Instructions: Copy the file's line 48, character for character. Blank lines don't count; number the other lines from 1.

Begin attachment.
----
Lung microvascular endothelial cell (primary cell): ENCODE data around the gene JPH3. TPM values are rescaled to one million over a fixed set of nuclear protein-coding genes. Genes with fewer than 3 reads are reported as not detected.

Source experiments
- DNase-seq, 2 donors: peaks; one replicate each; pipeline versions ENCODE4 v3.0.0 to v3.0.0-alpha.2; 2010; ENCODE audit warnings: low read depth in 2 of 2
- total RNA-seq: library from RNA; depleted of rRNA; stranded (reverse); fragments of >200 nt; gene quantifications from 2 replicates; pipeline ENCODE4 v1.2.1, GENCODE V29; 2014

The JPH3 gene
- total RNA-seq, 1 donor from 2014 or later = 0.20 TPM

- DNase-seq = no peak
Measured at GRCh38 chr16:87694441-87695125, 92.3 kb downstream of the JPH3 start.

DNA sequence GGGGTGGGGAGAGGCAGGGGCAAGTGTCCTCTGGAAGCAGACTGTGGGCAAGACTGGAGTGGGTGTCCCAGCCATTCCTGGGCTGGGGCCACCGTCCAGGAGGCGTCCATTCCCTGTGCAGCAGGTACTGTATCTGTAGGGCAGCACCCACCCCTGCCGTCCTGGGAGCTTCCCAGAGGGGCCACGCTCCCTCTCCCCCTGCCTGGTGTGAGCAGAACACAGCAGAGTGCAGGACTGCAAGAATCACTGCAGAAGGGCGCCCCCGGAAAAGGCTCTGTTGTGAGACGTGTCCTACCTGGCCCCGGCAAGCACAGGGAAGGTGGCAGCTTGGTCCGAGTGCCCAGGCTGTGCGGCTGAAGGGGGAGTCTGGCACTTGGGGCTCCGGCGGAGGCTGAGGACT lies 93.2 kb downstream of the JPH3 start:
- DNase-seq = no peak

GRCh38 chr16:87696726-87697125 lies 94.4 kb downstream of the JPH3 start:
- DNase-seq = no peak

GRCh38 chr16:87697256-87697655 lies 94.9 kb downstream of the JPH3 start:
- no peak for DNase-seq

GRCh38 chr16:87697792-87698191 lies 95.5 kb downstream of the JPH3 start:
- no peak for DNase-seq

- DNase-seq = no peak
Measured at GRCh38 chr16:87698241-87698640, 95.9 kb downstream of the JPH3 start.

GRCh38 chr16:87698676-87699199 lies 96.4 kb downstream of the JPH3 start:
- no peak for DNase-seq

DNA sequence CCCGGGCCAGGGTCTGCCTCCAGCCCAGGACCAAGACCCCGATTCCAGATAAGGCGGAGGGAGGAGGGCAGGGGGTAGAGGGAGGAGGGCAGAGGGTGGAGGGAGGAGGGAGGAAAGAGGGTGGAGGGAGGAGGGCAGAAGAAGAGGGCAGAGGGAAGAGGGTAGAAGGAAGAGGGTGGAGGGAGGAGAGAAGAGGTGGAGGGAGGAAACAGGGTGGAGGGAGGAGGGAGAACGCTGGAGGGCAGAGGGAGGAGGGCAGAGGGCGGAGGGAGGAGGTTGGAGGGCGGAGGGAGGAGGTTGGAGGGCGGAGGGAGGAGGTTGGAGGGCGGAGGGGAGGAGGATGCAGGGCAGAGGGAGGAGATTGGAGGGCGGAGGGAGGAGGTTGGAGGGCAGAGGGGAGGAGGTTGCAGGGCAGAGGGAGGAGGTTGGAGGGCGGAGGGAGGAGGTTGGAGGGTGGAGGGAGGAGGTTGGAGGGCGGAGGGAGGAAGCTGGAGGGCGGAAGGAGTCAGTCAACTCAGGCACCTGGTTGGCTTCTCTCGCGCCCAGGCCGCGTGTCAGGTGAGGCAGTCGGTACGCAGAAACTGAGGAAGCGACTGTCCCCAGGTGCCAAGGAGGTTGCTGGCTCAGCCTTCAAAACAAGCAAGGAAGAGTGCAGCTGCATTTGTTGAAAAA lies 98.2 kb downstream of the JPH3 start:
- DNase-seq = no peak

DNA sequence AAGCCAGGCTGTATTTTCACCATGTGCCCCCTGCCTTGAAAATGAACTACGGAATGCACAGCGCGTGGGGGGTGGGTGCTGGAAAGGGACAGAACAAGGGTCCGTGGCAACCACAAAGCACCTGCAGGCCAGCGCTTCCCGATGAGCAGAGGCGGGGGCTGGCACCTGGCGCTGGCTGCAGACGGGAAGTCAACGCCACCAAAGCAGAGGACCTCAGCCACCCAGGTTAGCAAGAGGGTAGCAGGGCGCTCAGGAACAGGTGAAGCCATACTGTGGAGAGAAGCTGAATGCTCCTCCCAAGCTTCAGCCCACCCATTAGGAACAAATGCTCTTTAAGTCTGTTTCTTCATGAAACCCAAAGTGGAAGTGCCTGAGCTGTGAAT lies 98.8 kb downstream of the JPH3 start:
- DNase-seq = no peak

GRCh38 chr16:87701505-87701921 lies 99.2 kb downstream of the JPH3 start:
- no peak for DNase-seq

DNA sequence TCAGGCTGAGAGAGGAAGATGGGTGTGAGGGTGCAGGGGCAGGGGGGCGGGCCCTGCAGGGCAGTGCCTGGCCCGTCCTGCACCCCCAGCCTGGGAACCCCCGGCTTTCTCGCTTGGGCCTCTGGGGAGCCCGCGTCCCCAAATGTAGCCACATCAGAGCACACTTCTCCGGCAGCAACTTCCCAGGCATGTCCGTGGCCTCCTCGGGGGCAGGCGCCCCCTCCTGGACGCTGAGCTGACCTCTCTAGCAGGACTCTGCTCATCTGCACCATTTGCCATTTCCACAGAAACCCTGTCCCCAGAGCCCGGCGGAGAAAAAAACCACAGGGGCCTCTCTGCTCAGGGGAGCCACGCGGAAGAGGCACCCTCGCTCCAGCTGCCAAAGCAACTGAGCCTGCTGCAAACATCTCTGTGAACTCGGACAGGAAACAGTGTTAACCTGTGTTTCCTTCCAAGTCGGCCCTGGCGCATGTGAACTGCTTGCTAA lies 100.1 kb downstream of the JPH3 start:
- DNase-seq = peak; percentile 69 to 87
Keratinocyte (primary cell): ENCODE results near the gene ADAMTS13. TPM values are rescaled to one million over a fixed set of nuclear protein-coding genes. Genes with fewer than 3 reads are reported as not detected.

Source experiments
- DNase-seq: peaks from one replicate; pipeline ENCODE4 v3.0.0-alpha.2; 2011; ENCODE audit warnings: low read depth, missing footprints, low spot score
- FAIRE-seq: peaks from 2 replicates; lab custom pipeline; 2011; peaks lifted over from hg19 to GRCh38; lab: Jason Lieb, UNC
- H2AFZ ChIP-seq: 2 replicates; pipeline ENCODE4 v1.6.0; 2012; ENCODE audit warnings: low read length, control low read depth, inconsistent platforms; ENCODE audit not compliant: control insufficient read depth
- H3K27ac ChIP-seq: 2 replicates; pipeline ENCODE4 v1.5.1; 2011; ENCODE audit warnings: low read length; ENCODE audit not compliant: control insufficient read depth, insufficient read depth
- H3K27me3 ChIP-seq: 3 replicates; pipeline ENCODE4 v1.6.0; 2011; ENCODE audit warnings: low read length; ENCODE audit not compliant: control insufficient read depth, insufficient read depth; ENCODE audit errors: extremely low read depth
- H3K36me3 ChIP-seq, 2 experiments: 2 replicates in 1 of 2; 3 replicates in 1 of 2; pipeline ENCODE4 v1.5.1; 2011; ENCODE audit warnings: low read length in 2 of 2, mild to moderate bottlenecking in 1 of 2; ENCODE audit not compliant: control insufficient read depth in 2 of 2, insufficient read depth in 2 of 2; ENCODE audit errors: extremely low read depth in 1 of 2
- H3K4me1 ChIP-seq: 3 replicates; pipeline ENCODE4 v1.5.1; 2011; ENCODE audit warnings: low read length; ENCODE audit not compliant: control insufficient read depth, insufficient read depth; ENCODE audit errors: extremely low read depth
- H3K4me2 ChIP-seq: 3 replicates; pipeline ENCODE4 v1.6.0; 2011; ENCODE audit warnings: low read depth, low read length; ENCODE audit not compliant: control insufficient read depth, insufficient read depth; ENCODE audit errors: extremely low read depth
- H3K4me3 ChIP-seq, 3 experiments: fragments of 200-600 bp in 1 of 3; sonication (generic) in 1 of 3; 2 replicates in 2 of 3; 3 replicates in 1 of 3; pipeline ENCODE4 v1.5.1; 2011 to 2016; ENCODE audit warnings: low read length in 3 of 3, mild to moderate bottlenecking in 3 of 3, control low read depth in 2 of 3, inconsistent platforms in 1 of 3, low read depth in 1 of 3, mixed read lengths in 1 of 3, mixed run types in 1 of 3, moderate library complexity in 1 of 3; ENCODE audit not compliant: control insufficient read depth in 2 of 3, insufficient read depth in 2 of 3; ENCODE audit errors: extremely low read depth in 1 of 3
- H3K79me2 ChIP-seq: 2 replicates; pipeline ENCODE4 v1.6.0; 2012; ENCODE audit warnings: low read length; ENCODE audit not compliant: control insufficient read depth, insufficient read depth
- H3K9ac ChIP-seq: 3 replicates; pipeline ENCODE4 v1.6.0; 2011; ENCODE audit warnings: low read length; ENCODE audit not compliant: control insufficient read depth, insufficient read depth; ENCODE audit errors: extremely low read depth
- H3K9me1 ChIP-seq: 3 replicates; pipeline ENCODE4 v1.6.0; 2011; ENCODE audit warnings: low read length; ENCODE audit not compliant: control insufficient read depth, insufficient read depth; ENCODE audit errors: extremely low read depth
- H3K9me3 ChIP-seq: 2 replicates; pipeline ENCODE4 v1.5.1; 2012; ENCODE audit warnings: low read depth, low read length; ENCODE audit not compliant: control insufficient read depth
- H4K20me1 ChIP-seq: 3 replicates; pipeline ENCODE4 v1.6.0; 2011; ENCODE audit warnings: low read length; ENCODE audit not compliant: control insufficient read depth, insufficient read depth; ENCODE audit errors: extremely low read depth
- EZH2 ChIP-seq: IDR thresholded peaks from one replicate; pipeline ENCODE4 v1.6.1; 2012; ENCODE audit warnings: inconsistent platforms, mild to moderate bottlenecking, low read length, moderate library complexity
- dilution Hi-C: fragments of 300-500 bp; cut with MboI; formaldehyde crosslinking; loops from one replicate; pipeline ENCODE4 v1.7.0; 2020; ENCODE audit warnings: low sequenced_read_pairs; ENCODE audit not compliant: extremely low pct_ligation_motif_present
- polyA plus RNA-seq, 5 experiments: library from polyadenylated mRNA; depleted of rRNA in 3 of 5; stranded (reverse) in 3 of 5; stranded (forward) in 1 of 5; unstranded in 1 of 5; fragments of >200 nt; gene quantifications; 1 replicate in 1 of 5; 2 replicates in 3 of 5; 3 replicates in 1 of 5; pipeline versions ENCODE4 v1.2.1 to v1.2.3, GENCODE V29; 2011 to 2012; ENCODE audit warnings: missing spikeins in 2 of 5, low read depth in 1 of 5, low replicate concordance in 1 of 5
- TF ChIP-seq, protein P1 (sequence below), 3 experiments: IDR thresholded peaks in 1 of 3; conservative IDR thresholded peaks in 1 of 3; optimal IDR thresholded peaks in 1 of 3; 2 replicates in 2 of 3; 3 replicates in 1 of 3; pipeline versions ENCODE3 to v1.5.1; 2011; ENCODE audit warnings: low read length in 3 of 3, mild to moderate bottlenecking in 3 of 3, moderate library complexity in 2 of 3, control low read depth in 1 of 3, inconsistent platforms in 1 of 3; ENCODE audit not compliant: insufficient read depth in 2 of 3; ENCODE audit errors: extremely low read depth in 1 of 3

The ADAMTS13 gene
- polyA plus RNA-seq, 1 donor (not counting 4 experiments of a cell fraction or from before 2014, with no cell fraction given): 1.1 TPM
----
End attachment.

- TF ChIP-seq, protein P1 (sequence below), 3 experiments: IDR thresholded peaks in 1 of 3; conservative IDR thresholded peaks in 1 of 3; optimal IDR thresholded peaks in 1 of 3; 2 replicates in 2 of 3; 3 replicates in 1 of 3; pipeline versions ENCODE3 to v1.5.1; 2011; ENCODE audit warnings: low read length in 3 of 3, mild to moderate bottlenecking in 3 of 3, moderate library complexity in 2 of 3, control low read depth in 1 of 3, inconsistent platforms in 1 of 3; ENCODE audit not compliant: insufficient read depth in 2 of 3; ENCODE audit errors: extremely low read depth in 1 of 3